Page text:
Roundtable: Jail Deaths, Peace With TMD, City Attorney’s Court Record, Transit Security Update
Friday, March 29, 2013
David Rolland, San Diego CityBeat
Claire Trageser, KPBS News
Scott Lewis, Voice of San Diego
Brad Racino, KPBS/I-Newsource
SD County Jail Death-Rate High: The mortality rate for San Diego County jails is considerably higher than for other large jail systems in California and the U.S.
San Diego CityBeat reporters Dave Maass and Kelly Davis collected data from 2007 to 2012 for California’s 10 largest jail systems. San Diego County had the highest average mortality rate: 202 deaths per 100,000 inmates.
Sixty San Diego County jail inmates died in custody:
- Most were substance abusers.
- 31 were classified as natural deaths.
- 16 were suicides.
- 5 were homicides, including 3 inmates killed by deputies.
- The 8 accidental deaths were drug-related.
The San Diego Sheriff’s Department disputes the U.S. Department of Justice's method of mortality-rate analysis and prefers the less-accepted “at risk” rate, where the San Diego County system comes out better-than-average.
The Sheriff’s Deptment has been less-than-transparent with the media on this topic and others and does not acknowledge that the death rate is a problem. The department also regularly declines recommendations for change made by the San Diego Citizens Law Enforcement Review Board.
Peace Between Mayor, Hoteliers: Just before peace broke out on Thursday between Mayor Bob Filner, the San Diego City Council, the Tourism Marketing District and the City Attorney, several events conspired to keep the story a moving target for reporters.
Tourism Marketing Timeline
City Council approves 40-year TMD deal
Filner outlines new deal
Filner, Council Goldsmith meet
TMD says layoffs imminent
TMD files suit
March 17 - Filner proposes new guarantees for city
March 21 - Judge rules for Filner
March 26 - Council orders Filner to sign agreement
March 27 - Filner accuses council, Goldsmith
March 28 - Compromise agreement among all parties
The tentative, not-fully-worked-out-yet agreement was preceded by charges from the mayor that most of the council, along with the city attorney, had been "bought off" by hoteliers, and counter-charges that the mayor had stepped over the line.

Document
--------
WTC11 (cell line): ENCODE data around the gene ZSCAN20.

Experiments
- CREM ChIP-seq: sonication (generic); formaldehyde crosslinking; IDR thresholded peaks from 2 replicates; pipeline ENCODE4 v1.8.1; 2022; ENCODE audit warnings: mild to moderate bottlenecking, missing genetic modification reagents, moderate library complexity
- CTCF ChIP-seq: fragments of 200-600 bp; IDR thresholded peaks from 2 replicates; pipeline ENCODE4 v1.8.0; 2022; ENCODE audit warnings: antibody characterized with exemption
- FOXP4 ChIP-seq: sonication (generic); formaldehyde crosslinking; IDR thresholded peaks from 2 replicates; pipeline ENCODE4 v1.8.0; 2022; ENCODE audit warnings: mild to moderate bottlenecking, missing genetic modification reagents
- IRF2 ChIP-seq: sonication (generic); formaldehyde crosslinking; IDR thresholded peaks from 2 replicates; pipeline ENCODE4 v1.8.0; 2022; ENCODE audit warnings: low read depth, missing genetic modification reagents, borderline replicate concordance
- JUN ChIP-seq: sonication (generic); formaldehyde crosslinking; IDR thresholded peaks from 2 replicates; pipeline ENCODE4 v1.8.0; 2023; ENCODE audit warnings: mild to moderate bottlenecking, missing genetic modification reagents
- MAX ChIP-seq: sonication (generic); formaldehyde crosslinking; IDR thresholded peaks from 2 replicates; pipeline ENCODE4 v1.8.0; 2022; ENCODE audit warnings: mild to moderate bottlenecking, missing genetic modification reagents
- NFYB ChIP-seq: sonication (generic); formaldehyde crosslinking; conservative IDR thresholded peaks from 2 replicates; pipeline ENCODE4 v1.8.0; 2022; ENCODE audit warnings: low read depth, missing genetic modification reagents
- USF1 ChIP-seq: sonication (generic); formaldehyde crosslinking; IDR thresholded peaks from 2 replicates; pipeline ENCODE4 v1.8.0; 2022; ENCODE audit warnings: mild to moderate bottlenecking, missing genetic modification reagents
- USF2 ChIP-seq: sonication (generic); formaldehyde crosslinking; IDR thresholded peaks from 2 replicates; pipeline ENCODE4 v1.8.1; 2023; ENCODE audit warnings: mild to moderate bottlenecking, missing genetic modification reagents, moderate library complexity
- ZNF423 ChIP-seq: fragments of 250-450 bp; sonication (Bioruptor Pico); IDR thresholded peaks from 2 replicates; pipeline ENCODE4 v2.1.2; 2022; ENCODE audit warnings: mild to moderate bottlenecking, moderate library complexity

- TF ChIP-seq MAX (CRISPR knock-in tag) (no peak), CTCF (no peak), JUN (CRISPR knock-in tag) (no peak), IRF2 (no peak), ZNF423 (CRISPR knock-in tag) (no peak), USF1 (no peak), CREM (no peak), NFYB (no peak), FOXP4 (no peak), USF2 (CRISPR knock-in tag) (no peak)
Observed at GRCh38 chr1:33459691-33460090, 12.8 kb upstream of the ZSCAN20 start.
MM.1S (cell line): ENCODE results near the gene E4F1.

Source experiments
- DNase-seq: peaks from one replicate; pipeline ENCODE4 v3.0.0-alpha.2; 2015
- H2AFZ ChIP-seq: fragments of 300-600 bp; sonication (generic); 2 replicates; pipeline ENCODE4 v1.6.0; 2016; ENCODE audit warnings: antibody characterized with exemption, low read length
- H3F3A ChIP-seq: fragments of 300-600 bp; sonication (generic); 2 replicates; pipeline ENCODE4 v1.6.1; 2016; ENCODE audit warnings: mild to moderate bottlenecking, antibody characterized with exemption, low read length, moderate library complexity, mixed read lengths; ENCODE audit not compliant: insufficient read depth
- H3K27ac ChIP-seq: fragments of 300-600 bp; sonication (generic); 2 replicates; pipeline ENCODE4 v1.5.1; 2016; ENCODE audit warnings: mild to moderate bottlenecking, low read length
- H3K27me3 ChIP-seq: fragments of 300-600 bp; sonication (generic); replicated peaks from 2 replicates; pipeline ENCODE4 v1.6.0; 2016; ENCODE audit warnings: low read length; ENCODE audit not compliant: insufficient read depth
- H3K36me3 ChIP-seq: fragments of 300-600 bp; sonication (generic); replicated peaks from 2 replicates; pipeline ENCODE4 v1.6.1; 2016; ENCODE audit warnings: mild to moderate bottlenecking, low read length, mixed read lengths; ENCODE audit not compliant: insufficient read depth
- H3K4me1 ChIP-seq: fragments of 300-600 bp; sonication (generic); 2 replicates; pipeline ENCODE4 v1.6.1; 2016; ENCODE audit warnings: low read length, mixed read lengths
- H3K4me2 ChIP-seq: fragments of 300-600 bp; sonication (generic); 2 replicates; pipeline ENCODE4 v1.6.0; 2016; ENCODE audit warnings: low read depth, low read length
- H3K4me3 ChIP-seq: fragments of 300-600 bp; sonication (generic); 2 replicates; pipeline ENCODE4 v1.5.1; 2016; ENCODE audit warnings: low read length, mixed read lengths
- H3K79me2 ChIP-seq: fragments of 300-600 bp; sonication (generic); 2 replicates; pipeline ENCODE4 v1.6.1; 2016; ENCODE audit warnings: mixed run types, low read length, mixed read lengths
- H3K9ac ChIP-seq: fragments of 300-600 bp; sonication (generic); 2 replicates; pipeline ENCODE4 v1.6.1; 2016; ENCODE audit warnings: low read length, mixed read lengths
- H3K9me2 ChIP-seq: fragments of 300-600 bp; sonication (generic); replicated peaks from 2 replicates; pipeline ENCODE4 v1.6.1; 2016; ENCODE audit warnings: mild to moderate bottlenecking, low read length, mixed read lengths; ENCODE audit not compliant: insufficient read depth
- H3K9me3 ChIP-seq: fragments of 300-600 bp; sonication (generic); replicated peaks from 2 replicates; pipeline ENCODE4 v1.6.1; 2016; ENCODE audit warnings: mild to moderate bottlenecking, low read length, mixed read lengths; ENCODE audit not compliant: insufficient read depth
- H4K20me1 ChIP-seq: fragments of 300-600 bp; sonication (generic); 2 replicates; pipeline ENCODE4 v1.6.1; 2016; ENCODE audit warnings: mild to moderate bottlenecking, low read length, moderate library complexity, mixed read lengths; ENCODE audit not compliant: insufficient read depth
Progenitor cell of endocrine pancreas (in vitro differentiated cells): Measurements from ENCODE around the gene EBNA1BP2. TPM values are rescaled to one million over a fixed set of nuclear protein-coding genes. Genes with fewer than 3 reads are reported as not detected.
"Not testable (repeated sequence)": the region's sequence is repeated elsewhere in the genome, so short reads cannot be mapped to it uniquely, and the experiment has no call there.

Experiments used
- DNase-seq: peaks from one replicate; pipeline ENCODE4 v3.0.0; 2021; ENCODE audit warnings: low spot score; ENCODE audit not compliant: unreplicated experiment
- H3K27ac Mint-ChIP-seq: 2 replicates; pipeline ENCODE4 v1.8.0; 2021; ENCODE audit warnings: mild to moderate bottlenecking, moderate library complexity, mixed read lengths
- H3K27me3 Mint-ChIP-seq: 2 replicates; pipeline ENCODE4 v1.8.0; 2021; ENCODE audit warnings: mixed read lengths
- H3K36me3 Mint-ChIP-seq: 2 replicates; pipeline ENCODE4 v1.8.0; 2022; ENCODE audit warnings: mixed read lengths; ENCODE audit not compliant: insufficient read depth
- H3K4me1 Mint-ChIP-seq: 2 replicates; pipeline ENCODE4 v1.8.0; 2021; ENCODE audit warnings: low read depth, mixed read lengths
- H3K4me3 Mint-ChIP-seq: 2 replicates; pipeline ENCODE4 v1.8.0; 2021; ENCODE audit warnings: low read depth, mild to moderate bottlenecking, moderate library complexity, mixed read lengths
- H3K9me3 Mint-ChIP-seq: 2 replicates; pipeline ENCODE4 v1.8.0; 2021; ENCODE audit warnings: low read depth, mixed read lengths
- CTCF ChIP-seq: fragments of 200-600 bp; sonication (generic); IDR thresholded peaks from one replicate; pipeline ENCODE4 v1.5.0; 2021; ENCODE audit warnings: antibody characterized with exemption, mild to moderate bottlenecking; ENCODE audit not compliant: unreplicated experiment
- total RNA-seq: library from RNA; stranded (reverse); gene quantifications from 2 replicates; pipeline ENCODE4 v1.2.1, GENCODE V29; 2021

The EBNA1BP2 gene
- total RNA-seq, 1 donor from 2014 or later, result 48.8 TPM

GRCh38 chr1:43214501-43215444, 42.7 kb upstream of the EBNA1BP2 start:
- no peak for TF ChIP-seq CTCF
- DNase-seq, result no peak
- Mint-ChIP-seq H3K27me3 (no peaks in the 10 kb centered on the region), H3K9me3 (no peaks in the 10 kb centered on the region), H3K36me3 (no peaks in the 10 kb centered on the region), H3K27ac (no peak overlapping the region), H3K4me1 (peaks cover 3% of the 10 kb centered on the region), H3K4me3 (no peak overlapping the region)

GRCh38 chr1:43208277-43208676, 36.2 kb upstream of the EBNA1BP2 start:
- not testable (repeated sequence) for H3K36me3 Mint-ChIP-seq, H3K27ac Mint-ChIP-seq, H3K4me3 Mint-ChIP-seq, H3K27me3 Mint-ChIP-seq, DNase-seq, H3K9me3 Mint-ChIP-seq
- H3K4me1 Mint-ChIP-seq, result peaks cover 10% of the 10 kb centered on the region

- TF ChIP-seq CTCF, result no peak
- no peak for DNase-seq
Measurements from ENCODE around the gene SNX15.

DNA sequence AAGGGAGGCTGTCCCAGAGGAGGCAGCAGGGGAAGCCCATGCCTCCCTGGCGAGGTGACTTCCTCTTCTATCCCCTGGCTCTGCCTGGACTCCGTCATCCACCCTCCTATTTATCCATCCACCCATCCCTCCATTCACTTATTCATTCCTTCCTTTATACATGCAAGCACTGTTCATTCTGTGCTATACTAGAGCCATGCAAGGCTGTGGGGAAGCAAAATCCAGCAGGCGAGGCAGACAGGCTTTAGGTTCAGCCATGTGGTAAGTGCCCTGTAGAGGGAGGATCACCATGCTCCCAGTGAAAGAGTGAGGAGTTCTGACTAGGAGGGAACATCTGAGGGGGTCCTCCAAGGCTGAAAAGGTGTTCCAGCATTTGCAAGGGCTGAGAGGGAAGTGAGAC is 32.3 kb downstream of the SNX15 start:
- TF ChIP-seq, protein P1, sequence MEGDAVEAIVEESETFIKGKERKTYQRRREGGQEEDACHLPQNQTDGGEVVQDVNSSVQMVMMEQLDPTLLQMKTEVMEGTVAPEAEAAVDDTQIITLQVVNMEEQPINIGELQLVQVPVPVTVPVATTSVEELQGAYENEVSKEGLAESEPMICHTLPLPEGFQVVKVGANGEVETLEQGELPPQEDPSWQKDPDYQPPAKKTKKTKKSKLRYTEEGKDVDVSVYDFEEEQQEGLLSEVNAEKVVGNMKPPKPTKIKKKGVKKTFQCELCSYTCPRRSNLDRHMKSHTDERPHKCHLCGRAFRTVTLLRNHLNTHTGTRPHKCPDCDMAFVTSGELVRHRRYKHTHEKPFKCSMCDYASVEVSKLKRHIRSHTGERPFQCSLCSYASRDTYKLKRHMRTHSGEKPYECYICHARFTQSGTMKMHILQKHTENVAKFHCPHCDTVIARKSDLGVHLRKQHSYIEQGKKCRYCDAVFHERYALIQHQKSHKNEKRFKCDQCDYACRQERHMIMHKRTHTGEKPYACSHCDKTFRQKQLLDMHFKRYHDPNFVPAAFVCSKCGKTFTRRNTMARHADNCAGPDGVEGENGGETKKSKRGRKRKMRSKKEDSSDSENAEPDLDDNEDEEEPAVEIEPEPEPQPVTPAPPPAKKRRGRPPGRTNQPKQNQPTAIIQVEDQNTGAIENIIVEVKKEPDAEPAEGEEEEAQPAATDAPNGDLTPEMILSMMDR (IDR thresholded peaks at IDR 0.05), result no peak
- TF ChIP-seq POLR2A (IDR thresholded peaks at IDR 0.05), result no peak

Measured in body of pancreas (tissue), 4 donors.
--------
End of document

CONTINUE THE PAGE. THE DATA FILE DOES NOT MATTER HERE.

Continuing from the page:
Just two days before (on Tuesday), the San Diego City Council voted six-to-one to instruct the mayor to sign the TMD agreement the council had renewed in November.
Filner had been refusing to sign it, saying the agreement was for too long a period and was a bad deal for the city.
The TMD filed a lawsuit to compel the mayor to sign the agreement and release funds for advertising. Filner said no way.
A judge said the mayor was within his rights not to sign.
The City Council voted to order him to sign.
Filner said he was this close to a revised agreement with the TMD when the council acted.
Charges and counter-charges ensued.
Peace broke out late Thursday, and a revised agreement is in the works.
In the meantime, a far less dramatic event was playing out in the City Council District 4: Myrtle Cole (32.87 percent of the vote) and Dwayne Crenshaw (15.31 percent) topped the field of nine primary candidates for Tony Young's seat. The run-off is scheduled for May 21.
How Good is the San Diego City Attorney?: The case of the falling palm tree, the tourism marketing fiasco, the loss of the Plaza de Panama project, loss of funds for Qualcomm Stadium redevelopment, attorney’s fees for accused pension officials, the Prop B lawsuit and the potential loss of coastal fireworks shows -- all negatives so far in the city attorney's balance sheet.
Some of these cases are on appeal and may be resolved in the city's favor. Meantime, Voice of San Diego is asking whether these cases are symptoms of an office that fails on big issues, or is the jury still out?
In any case the results – or lack of them – have been expensive for the city and beg the question of the real role of the elected city attorney.
Transit Investigation Results In Hearings: Last month, KPBS and I-Newsource investigated allegations of dangerous working conditions and poor or non-existent training for armed security guards on both the Metropolitan Transit System and North County Transit District trolley and bus lines.
The boards of both transit systems met last week with executives from Universal Protection Service, which provides the private security guards, to address some of the investigation’s findings. Results and remediation are decidedly pending at both agencies.
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